May 4, 2015

Angela Merkel’s politically correct style

According to Forbes, Angela Merkel is the most powerful woman.

Also, she is being seen as the de facto leader of the European Union and is set to become the female head of government with the longest tenure in history (by surpassing Margaret Thatcher’s 11 years, in 2017). Additionally, with the background of a profession in physical chemistry scientific research and a prodigious political career – the German Chancellor having held prior to 2005 various parliamentary and governmental offices -, she has built what could be called the typical profile of a high calibre politician through and through. A politically correct profile.

Angela Merkel fashion style

Politically correct as are the look or international resonance of stateliness of the German leader, who has shaped a very well-defined image. So well-defined, in fact, that it resembles a uniform. Still, not even Angela Merkel, coming from a fairly conservative country is not able to stay completely conservative when it comes to colours. In her very German style, she has established a highly efficient wardrobe equation. The cut stays constant, while the variable in this visual exercise is color. Pink, red, orange, green – in varying shades and tones – are not lacking from her wardrobe. And nor are beige or white – regardless of her fuller figure.

This as, no matter the linear character of the style stripped down to the essential of her outfits: a pantsuit paired with wedge or low heel shoes and invariably accessorised with a low key necklace, the leader of the government in Berlin is often the most vividly coloured presence at world leaders’ meetings, be they men or women.

This means that as much as the cuts of her three, occasionally four button jacket are conservative, the manner it embraces virtually every shade and tone is very much liberal. An approach, probably, recomended within her collaboration (having started at the same time with her taking office as Chancellor) with Hamburg designer Bettina Schoenbach. A partnership equally discreet as the personality of the world-scope leader. And one that has been most closely explored in (just) one article in The Wall Street Journal.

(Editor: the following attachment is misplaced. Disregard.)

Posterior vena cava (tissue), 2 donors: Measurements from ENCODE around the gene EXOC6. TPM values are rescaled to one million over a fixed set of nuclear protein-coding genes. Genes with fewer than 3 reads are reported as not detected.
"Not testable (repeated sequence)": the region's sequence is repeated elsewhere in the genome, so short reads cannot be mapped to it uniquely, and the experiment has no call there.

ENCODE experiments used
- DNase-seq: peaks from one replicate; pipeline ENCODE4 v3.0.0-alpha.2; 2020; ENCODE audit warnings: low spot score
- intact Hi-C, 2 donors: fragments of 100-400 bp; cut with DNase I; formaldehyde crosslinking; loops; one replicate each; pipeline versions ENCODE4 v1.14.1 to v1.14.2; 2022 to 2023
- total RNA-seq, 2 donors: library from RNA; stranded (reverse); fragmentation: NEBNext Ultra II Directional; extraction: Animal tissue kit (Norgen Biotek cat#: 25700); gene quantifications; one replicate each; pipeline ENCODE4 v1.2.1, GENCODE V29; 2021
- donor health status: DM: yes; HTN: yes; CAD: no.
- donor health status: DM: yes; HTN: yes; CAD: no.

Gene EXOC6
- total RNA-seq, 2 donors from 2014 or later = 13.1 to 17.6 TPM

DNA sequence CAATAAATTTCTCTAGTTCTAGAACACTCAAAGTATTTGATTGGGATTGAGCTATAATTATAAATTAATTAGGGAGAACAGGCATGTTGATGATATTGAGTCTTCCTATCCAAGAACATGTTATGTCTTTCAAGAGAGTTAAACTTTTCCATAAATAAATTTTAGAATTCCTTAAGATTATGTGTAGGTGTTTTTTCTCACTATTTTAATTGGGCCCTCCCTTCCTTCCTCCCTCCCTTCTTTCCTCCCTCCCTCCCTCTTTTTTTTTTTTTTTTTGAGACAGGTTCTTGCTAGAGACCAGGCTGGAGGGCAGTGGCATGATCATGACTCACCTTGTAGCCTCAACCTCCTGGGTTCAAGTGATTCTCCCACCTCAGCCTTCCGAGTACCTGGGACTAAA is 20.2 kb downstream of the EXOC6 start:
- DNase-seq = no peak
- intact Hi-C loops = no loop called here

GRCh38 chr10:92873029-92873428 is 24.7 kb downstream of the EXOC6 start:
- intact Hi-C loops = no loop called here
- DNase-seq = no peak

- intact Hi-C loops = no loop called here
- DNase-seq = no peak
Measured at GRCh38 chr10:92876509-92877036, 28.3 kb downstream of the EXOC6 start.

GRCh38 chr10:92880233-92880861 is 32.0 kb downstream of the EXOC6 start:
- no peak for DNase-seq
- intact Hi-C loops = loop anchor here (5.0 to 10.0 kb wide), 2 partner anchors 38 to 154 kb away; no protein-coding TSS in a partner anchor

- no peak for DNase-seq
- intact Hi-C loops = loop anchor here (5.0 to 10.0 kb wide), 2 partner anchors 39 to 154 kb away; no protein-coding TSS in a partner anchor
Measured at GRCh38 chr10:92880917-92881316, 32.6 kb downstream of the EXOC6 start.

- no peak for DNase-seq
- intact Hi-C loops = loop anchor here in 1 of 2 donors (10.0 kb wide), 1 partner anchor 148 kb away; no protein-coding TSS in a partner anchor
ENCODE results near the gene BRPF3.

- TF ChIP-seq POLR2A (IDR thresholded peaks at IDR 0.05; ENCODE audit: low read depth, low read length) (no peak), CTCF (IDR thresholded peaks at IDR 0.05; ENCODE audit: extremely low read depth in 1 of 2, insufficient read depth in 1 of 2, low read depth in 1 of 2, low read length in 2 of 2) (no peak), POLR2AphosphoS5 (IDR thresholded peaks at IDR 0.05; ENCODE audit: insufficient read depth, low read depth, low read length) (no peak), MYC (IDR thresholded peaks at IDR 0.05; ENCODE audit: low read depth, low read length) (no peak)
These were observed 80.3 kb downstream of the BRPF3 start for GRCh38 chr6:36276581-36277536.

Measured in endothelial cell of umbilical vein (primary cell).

The topic of Angela Merkel’s style is dealt with the same degree of sobriety as she is an impersonation of. The BBC, for instance, has gone for a comparative view on Angela Merkel and Margaret Thatcher. The already famous Pantone Merkel has for author a Dutch graphic designer and belongs to a wider satirical project called “The Spectacle of the Tragedy” and focusing on the Eurozone crisis.

While the fashion design expertise has come from the most authoritative voice of them all: Karl Lagerfeld, the German-born fashion designer and Chanel Creative Director, who narrowed down his appraisal to characterising the Chancellor’s style as being ’’OK’’ and arguing that the trousers she has been seen wearing during a White House visit were ’’too long’’. He then closed the argument by acknowledging that Merkel ‘’doesn’t want advice’’ on this matter.

A ’’German style’’ opinion, equally German with Angela Merkel’s clothing and leadership styles. One that values precision and efficiency above all else – one that is politically correct, without being realpolitik.


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